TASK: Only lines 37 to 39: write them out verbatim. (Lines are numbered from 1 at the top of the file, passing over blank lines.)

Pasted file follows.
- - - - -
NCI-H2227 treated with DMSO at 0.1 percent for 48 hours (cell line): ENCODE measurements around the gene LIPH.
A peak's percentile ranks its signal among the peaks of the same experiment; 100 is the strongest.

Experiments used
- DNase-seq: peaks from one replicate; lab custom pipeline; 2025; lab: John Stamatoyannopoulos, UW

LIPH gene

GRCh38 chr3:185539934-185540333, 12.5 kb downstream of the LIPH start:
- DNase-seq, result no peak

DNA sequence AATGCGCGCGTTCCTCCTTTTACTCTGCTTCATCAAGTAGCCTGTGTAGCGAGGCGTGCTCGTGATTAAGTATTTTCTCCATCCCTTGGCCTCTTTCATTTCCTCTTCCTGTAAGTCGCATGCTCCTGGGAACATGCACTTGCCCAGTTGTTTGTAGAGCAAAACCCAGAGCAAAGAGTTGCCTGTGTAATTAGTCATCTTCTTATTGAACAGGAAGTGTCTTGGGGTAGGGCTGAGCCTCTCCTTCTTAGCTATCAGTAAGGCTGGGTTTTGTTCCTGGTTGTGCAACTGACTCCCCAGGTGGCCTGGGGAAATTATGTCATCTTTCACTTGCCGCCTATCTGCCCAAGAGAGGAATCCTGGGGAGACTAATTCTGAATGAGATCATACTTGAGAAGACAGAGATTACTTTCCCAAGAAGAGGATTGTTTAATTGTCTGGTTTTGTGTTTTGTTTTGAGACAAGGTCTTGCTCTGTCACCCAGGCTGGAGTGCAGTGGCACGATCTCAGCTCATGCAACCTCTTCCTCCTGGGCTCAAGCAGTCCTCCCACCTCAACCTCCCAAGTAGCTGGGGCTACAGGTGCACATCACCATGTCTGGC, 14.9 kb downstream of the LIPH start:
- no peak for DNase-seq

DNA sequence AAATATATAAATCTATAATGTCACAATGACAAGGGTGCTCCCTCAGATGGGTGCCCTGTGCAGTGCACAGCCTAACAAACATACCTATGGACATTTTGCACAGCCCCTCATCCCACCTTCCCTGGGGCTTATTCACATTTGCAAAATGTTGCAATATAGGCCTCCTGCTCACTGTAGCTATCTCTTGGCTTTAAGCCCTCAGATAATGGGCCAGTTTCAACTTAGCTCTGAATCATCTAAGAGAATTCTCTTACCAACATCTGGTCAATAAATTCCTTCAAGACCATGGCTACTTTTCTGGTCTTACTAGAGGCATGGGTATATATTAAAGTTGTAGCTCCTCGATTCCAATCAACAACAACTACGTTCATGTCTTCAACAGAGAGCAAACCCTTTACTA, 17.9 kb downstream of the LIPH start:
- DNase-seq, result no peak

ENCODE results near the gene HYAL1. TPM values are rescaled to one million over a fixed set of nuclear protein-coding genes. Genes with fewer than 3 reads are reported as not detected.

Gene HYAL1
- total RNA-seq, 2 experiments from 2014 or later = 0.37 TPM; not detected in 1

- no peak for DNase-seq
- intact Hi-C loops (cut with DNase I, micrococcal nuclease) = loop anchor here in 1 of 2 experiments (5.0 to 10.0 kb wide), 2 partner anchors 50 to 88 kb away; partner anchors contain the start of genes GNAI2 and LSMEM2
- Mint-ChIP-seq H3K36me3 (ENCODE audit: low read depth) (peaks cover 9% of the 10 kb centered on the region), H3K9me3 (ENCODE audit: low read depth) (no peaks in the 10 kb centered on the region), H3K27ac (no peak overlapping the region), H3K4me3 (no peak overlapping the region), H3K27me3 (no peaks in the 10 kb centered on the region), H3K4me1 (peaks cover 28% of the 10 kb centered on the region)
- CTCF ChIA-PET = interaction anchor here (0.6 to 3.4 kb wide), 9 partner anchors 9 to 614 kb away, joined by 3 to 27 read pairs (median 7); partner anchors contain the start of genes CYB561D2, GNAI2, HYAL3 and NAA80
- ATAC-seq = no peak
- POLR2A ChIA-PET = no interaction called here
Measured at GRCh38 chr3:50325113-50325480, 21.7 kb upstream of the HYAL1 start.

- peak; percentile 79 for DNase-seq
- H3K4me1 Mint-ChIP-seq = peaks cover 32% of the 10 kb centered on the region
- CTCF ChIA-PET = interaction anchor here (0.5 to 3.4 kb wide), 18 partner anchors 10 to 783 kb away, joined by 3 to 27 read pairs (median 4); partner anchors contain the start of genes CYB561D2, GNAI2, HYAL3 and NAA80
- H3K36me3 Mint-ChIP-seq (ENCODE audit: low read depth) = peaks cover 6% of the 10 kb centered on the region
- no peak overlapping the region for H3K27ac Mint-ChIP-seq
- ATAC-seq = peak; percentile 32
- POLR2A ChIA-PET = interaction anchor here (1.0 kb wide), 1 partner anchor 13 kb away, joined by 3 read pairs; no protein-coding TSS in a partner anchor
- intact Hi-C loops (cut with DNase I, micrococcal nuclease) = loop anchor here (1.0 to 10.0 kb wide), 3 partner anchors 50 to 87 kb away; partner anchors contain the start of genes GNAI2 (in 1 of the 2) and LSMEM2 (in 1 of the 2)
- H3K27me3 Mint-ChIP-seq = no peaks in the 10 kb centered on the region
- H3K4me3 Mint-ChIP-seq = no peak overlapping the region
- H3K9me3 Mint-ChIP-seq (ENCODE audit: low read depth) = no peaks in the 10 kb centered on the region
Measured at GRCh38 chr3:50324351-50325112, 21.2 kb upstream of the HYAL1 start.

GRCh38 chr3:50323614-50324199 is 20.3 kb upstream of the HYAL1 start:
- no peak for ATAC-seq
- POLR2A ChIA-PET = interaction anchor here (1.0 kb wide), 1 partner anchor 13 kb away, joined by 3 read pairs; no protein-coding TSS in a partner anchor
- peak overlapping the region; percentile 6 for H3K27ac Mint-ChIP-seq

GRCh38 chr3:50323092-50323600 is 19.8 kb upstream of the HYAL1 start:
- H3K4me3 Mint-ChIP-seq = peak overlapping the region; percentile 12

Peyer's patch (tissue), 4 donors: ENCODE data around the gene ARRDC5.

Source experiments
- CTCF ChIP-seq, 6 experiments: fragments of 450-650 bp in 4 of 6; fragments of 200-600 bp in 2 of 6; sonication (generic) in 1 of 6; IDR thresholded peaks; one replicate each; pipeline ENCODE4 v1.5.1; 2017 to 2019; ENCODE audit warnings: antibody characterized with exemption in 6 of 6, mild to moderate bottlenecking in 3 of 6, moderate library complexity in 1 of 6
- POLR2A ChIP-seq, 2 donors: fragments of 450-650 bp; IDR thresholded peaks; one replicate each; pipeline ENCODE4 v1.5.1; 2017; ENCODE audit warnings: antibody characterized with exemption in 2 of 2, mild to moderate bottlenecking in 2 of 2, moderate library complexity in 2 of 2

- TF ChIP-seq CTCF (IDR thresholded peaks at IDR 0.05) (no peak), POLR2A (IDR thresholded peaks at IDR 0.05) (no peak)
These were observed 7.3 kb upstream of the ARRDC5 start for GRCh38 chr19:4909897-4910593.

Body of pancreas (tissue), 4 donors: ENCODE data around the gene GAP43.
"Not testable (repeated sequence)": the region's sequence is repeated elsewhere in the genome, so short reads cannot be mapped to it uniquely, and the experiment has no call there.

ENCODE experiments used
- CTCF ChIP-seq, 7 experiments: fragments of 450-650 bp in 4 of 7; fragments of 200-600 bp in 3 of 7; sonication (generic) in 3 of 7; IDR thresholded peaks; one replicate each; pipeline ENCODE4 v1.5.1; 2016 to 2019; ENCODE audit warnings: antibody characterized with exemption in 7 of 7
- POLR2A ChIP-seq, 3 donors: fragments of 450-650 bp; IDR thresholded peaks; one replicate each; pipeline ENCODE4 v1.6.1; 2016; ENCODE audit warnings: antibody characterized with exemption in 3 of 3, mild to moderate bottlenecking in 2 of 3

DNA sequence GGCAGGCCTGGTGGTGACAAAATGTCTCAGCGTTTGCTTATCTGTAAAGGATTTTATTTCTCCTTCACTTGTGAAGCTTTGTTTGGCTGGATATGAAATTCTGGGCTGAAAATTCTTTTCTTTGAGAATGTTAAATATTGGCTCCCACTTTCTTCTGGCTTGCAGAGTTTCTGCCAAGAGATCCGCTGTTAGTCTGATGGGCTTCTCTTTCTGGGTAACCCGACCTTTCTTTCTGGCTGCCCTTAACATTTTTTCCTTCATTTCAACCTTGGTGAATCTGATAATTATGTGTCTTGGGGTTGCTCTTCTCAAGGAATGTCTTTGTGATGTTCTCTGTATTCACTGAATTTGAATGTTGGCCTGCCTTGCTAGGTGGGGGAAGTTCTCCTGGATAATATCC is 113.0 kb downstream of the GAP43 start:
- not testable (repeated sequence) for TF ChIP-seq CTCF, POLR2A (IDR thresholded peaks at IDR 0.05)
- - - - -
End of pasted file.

- peak overlapping the region; percentile 6 for H3K27ac Mint-ChIP-seq

GRCh38 chr3:50323092-50323600 is 19.8 kb upstream of the HYAL1 start:
- H3K4me3 Mint-ChIP-seq = peak overlapping the region; percentile 12